Behaviour Change

PROPAGANDA FOR CHANGE is a project created by the students of Behaviour Change (ps359) and Professor Thomas Hills @thomhills at the Psychology Department of the University of Warwick. This work was supported by funding from Warwick's Institute for Advanced Teaching and Learning.

Wednesday, March 19, 2014

Never negotiate with a pirate

The film Pirates of the Caribbean is full of deception, lies, deceit and betrayal, but it is within this scene that we witness the art of negotiation. We are presented with a helpless Jack Sparrow; captured and betrayed, he is at the mercy of his enemy. However, he still has information which Beckett requires, meaning his life is spared whilst he still remains the only individual with this knowledge. Fully aware of this, Jack freely haggles away, attempting to get more for what he knows.

In a negotiation knowing your alternatives is key to success. Negotiators need to know their best alternative to negotiated agreement (BATNA) in order to ensure that the outcome is what they want. Pinkley, Neale, and Bennett (1994) looked at the effect of BATNA on negotiated outcomes. Individuals with a BATNA got better individual outcomes when compared to those with either no BATNA, or with a BATNA of low quality.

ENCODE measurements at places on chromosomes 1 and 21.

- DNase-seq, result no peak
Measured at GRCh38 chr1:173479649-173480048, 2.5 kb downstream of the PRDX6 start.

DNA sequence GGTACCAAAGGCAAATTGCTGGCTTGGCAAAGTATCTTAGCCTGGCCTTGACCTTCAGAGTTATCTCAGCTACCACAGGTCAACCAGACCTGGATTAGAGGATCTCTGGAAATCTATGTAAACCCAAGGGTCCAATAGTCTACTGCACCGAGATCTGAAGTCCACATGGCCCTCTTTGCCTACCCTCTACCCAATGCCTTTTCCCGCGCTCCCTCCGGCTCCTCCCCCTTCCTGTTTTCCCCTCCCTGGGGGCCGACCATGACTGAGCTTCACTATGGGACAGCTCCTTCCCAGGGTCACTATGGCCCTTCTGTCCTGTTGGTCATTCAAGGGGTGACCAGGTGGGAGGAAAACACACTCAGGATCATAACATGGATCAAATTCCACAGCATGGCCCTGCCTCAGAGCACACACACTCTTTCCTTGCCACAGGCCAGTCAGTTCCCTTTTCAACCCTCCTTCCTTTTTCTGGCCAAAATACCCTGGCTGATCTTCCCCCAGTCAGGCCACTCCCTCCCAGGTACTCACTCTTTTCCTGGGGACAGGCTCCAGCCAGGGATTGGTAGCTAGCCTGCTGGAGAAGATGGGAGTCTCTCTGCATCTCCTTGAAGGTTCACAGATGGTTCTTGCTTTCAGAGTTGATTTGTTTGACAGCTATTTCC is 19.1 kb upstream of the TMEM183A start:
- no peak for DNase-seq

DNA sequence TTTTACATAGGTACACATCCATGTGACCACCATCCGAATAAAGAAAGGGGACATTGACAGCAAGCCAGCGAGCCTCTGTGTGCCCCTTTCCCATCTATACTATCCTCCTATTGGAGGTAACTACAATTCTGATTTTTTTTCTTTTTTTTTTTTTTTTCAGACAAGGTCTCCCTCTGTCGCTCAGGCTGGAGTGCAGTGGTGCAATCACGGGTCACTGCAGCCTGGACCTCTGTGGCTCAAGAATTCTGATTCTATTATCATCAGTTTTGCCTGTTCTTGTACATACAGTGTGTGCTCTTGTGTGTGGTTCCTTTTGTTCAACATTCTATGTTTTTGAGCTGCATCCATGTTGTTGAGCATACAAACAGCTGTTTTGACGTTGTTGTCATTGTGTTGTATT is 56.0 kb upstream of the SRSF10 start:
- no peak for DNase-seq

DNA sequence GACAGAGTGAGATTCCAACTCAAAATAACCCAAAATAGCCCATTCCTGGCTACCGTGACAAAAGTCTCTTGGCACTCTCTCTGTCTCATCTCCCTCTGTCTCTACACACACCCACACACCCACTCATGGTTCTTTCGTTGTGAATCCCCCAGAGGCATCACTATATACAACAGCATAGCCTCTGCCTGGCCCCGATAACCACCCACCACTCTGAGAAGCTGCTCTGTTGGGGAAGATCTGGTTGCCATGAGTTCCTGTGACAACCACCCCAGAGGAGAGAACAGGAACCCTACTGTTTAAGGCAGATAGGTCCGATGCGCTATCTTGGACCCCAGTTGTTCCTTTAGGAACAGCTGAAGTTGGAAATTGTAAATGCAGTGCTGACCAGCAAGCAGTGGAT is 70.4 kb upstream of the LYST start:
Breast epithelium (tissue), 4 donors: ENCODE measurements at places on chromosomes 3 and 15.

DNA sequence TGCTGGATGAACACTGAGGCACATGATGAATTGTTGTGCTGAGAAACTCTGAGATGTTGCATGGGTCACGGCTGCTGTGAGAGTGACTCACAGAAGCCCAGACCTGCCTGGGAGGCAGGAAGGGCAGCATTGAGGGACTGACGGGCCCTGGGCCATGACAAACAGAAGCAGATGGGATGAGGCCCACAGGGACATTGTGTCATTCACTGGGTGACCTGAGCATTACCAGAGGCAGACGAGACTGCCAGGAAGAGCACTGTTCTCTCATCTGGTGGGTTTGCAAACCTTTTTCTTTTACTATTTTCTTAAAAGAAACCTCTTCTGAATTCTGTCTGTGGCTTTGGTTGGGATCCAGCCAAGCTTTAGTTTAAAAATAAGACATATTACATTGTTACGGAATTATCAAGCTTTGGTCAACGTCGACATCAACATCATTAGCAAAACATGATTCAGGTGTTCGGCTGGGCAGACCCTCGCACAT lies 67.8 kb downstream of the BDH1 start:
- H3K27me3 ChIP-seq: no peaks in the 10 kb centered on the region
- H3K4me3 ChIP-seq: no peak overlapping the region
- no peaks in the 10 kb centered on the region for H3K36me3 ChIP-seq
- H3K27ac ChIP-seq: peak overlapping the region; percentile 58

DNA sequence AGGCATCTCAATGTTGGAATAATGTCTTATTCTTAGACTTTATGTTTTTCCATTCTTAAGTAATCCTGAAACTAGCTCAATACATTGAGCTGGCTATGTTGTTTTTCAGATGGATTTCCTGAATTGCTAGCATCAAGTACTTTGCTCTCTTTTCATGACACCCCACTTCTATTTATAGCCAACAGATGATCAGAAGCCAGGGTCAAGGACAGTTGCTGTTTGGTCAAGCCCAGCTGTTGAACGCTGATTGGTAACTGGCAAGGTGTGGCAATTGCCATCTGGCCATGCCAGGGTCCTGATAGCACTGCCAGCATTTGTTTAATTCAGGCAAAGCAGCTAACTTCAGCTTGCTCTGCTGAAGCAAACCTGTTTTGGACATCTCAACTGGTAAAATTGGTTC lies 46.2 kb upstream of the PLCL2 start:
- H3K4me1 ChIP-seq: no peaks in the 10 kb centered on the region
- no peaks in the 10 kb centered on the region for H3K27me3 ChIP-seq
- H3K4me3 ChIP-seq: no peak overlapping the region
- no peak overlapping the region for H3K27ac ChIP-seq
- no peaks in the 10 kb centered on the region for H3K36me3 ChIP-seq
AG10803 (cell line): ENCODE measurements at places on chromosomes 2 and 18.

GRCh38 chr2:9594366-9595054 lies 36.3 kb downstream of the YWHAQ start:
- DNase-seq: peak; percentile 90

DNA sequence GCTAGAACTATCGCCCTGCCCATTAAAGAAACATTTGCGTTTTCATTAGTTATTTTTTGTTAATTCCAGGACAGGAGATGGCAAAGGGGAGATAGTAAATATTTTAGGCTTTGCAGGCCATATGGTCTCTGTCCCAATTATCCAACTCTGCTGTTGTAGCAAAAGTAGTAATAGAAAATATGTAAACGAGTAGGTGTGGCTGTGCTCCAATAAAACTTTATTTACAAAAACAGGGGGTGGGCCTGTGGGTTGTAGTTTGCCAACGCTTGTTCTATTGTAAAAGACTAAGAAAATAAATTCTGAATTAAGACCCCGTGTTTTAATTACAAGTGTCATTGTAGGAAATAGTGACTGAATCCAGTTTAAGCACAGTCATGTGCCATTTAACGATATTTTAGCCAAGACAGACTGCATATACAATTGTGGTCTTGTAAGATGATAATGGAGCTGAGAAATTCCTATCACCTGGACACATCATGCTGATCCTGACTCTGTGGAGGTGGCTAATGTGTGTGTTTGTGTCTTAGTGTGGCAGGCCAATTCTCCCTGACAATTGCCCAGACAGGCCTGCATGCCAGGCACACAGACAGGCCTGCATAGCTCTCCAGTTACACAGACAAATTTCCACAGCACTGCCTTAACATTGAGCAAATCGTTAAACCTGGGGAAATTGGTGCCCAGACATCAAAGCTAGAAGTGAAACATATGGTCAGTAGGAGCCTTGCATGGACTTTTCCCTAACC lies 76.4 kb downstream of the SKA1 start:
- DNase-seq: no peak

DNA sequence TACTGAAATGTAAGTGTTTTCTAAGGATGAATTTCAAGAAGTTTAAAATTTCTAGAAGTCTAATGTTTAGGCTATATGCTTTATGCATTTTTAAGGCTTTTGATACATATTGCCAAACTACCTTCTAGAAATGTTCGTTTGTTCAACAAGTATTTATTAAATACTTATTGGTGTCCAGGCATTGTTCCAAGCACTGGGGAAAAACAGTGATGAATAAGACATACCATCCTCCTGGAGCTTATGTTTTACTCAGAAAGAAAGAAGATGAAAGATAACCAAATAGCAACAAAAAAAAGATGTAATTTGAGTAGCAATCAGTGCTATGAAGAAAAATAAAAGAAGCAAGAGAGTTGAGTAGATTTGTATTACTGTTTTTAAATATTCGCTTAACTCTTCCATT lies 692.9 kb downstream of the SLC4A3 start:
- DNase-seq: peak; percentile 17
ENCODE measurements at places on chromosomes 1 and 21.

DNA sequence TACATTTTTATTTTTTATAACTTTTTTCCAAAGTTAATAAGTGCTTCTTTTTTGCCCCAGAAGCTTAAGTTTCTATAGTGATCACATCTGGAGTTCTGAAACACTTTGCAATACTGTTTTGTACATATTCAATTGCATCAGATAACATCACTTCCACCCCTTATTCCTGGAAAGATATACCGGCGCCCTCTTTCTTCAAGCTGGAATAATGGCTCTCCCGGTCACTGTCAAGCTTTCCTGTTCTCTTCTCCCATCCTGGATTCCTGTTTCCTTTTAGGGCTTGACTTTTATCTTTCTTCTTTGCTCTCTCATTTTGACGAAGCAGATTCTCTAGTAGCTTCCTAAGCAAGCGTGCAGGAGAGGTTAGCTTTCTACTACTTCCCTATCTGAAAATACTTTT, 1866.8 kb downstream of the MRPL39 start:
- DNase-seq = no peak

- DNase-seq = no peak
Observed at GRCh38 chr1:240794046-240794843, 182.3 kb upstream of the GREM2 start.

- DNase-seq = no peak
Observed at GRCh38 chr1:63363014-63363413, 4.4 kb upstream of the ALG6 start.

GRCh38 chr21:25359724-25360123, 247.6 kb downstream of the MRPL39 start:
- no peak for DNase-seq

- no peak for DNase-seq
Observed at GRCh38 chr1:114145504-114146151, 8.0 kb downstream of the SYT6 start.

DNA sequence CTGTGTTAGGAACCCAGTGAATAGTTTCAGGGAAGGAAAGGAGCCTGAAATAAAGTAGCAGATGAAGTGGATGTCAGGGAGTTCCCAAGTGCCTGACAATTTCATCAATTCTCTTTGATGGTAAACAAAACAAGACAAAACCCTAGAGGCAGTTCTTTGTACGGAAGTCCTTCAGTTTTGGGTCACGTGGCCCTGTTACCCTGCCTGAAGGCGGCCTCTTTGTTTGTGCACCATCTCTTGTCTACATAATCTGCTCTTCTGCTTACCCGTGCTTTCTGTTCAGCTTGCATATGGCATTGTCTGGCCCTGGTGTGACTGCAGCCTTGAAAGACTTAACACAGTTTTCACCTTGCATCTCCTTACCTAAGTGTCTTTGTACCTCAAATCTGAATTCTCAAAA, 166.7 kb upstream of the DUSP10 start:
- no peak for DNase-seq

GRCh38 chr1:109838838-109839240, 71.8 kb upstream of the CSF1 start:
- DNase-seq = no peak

Going into this deal Beckett wants to find out where the pirate kings are and how to beat them, whereas Jack is looking for freedom, a way of avoiding the wrath of Davey Jones and, although not explicitly saying it, a way of getting his ship back. Within this scene both characters have their own best alternative to a negotiated agreement (BATNA).
Beckett makes it clear that his BATNA is simply to shoot Jack, take the compass for himself and find the pirates. This gives him an advantage, as Jacks main aim is of course to stay alive and thus wouldn’t want to refuse this deal.  By making Jack aware of his BATNA, Beckett hopes to gain a better outcome from the deal than Jack. As well as this, Beckett is attempting to dominate the negotiation by threatening Jack. Research has shown that this technique is associated with the negotiator feeling as though he is confident and in control  (Friedland, 1976).
However Jack also has a BATNA, which is to not help Beckett; Jack states that this will leave Beckett with no hope of ever getting what he desires. Jack hopes that his BATNA will gain him his life and the chance to get what he wants. 

By both having a BATNA they are able to reach a deal in which they both believe they are getting what they wanted; Jack his freedom, and Beckett, his pirates. Unbeknown to Beckett, you should never trust a Pirate as, in the way he always does, Jack tricks Beckett. Despite this, this scene is a great example of how to adapt what you ideally want and go for your best alternative.

Aaron Chaloner 
Blog 5


Pinkley, R. L., Neale, M. A., & Bennett, R. J. (1994). The impact of alternatives to settlement in dyadic negotiation. Organizational Behavior and Human Decision Processes, 57(1), 97-116.

Friedland, N. (1976). Social influences via threats. Journal of Experimental Social Psychology, 12, 552-563.

No comments:

Post a Comment

Note: Only a member of this blog may post a comment.